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“Wow factor” furnishing

Thoughtful choices amp up hardworking home furnishings, accessories


Sofas get a lot of attention but sometimes it’s the side chairs, tables, sideboards and smaller players in a room that can make all the difference to use, comfort, flexibility and style.

Angela Carroll Ast is an interior designer and owner of ABCA Design Decorating Den Interiors in Milford Township, Bucks County. She said many people don’t give much thought to the pieces that round out a room’s furnishings — and it’s a shame.

“Bedside tables, end tables in the living room or something that is in a foyer or entryway, accessory pieces can have many features, and they’re so hardworking,” Ast said.

From electronics charging stations discretely placed inside end tables to lights and storage, consider how you use your home’s spaces and what secondary pieces will work best in them.

Entry “wow factor”

When you enter a home with a foyer, that space is the first thing that greets you.

Tables made from premium wood or have inlay designs or other special features can stand alone and become the “wow” factor in a large foyer or entryway. Small tables can bring a touch of whimsy — or style — to a living room or foyer.

“When used this way, you can have a chandelier above the table. It’s also a place for flowers or to showcase books,” Ast said. “Round entryway tables are popular and can cost as much as a dining room table.”

Don’t forget antiques

Antique pieces may, in fact, be easier to come by than a custom table.

Consider this when making the decision to buy something off a showroom, or custom order a piece from a skilled craftsperson.

“If you do a new table, you want a showcase piece. It’s supposed to be a piece of art,” she said.

For smaller entry areas, a chest and mirror can do the trick. Avoid “catch all” situations for furniture placed at the front entryway, as this area isn’t necessarily about storage, Ast said.

Height and proportion

When it comes to occasional pieces, including tables, chests, sideboards and other larger pieces keep the character and size of the room in mind when making selections.

This might be an opportunity to add a different furniture style, but make sure there are some common elements that tie it to the rest of the space and don’t “arrest” the eye in a negative way.

Ast recommends sticking with substantially sized objects in large spaces that are durable and less likely to show dust.

Sectionals and chairs

Sectionals continue to rule the living room among buyers, and Ast said large sectionals should be proportional to the space in which they are placed and used.

In high-traffic spaces consider a swivel chair. A “chair and a half” is a great way to provide space for families with young tots to curl up with parents or siblings for reading time or to watch TV.

Square arm chairs are a popular California trend making its way to the East Coast. Ast encourages clients to consider accent chairs with trim or piping, cording or welting in a color to match the sofa or sectional. The main chair fabric would be a contrast color, she said.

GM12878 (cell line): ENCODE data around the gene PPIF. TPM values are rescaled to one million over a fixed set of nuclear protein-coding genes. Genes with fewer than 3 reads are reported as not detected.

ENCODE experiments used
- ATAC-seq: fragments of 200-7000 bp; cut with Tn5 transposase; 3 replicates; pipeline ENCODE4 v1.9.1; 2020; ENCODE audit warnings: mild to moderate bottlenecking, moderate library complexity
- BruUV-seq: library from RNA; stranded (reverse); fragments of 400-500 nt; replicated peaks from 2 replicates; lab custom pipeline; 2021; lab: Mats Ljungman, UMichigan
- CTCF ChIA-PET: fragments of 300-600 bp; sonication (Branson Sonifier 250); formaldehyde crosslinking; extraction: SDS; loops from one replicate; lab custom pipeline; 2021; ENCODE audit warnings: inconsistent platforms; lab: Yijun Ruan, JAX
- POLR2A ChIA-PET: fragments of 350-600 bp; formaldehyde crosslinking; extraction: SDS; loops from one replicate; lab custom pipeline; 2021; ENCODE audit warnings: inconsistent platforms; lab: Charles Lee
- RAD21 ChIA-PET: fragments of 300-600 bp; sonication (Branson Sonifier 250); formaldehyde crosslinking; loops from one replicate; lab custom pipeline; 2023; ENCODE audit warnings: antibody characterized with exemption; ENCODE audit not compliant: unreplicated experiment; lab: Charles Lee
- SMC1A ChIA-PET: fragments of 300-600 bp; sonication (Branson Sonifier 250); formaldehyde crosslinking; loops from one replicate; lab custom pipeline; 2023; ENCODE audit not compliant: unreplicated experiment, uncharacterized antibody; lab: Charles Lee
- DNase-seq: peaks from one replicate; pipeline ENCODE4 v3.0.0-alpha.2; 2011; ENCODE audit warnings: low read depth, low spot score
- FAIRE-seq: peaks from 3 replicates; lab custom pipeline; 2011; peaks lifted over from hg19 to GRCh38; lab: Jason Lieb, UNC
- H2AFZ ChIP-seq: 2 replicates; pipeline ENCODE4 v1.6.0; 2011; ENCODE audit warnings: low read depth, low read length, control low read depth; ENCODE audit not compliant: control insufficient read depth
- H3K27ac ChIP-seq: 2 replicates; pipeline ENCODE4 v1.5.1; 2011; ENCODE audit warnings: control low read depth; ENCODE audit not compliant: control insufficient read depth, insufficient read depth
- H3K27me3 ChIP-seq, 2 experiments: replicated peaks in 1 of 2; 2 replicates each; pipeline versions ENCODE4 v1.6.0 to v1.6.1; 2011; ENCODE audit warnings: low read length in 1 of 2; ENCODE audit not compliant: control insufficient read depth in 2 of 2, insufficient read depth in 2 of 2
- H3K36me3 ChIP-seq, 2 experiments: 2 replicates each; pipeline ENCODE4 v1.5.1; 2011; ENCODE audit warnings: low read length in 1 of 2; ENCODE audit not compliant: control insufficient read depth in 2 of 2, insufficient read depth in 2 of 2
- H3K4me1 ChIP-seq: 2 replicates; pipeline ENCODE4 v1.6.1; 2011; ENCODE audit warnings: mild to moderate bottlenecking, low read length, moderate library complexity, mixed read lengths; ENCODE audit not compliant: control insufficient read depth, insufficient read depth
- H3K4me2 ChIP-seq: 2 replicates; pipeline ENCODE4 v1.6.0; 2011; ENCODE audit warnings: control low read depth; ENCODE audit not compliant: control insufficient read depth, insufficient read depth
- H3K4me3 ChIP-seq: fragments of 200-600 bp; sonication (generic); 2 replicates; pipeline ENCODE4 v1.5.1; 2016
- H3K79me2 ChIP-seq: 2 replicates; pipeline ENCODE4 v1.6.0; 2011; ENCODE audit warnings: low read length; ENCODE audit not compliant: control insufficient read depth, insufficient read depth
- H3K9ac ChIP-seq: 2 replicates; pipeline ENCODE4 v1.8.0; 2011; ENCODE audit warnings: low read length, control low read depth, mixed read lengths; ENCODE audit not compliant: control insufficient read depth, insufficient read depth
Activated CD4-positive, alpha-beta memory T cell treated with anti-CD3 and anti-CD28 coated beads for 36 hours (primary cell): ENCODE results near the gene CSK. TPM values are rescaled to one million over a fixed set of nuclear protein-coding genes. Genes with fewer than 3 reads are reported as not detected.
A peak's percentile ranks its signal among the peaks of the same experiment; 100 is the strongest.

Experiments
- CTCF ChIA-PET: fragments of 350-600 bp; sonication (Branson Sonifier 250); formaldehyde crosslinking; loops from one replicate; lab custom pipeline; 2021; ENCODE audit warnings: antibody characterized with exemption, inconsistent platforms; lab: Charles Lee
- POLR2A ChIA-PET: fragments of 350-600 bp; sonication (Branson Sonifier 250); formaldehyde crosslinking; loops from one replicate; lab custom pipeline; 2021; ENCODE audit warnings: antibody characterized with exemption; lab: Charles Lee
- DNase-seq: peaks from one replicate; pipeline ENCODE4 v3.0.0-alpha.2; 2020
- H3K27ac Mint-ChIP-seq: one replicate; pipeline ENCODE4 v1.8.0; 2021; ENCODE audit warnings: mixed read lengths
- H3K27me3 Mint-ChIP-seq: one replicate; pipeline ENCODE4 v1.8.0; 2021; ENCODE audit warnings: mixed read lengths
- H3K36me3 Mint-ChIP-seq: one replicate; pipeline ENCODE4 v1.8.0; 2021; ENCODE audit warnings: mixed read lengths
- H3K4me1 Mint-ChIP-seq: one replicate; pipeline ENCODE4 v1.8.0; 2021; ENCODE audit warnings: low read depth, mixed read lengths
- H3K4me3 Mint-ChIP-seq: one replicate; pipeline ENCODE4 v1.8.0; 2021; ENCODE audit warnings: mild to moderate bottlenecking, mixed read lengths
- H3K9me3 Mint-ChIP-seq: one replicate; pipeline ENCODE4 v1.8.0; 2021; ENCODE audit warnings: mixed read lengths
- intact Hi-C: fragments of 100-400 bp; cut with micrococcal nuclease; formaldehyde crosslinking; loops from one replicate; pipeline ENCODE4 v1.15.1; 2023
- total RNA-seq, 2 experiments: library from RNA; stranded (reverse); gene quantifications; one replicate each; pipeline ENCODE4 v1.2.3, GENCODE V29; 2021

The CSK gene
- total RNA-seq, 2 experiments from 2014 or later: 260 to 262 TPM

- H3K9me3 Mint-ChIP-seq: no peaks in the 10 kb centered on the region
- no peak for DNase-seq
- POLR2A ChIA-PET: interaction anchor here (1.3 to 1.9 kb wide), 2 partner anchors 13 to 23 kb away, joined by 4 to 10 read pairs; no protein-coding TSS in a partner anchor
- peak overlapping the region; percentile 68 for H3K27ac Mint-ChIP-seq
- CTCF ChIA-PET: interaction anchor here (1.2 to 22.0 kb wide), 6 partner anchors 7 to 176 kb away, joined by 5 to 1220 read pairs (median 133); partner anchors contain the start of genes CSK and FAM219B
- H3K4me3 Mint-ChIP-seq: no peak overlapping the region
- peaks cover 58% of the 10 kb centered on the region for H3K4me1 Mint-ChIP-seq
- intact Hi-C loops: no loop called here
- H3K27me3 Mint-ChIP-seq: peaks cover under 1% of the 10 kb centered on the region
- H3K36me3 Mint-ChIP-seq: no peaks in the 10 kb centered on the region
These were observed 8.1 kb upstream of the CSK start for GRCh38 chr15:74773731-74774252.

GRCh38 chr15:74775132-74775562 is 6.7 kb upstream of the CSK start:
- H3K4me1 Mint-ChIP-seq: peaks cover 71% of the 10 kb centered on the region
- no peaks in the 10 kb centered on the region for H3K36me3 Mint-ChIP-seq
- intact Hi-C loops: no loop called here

Nail heads, trim and curved arms on chairs can create interest and lean casual or formal, depending upon the furniture style, textiles or other embellishments.

In the kitchen

While it may seem counter intuitive, fabrics and upholstered furnishings can work well in kitchens.

Ast likes to use upholstered settees with tufting or wings to create a “type of sectional” or wall of seating as these can play well with curves.

“Banquettes are suitable because many older homes have smaller or slimmer profiles, and they’re perfect for a breakfast or dining nook,” she said.


Fabrics and textiles not only come in a variety of colors and patterns, but today’s performance fabrics, leathers and newer vegan leathers offer countless choices.

“Fabric will dictate the use. If it’s more casual for a family room or if it’s used in a more formal space,” she said.


Top grain leathers will endure and perform. Keep in mind leather is a byproduct of the meat and beef livestock industry, according to Leather Naturally —

“All leathers are not built equally. Top grain leather is what you want. You don’t want ‘bonded’ leather” for furniture, Ast explained.

Bonded leather is manufactured from leather scraps and fibers, and it will not hold up under hard use or over time the way natural leather will, she said.

“Real leather will have imperfections because it comes from an animal. This adds to the charm of the piece, and it’s important for expectation setting” with clients, Ast explained.

She said newer vegan leather products “feel amazing,” and it can be difficult to tell the difference between it and natural leather.

Leather needs routine care to keep it supple and looking good. Invest in high-quality leather products that moisturize and condition it to ensure your investment pieces last.

If you’re looking for a complementary piece, Ast suggests a leather ottoman.

“It will add a little ‘sex appeal’ to a space, and it works with a variety of other fabrics,” she said.

Vegan and faux or “fake” leathers are not the same thing. Manufactured fake leather can be treated with toxic chemicals. Ast recommends doing some homework about the products you’re considering before buying them. Ask where the product comes from and how it was made if it is not natural leather.

“It’s important to know what textiles and fabrics are in your home, how they were made and what they’re treated with,” she said.

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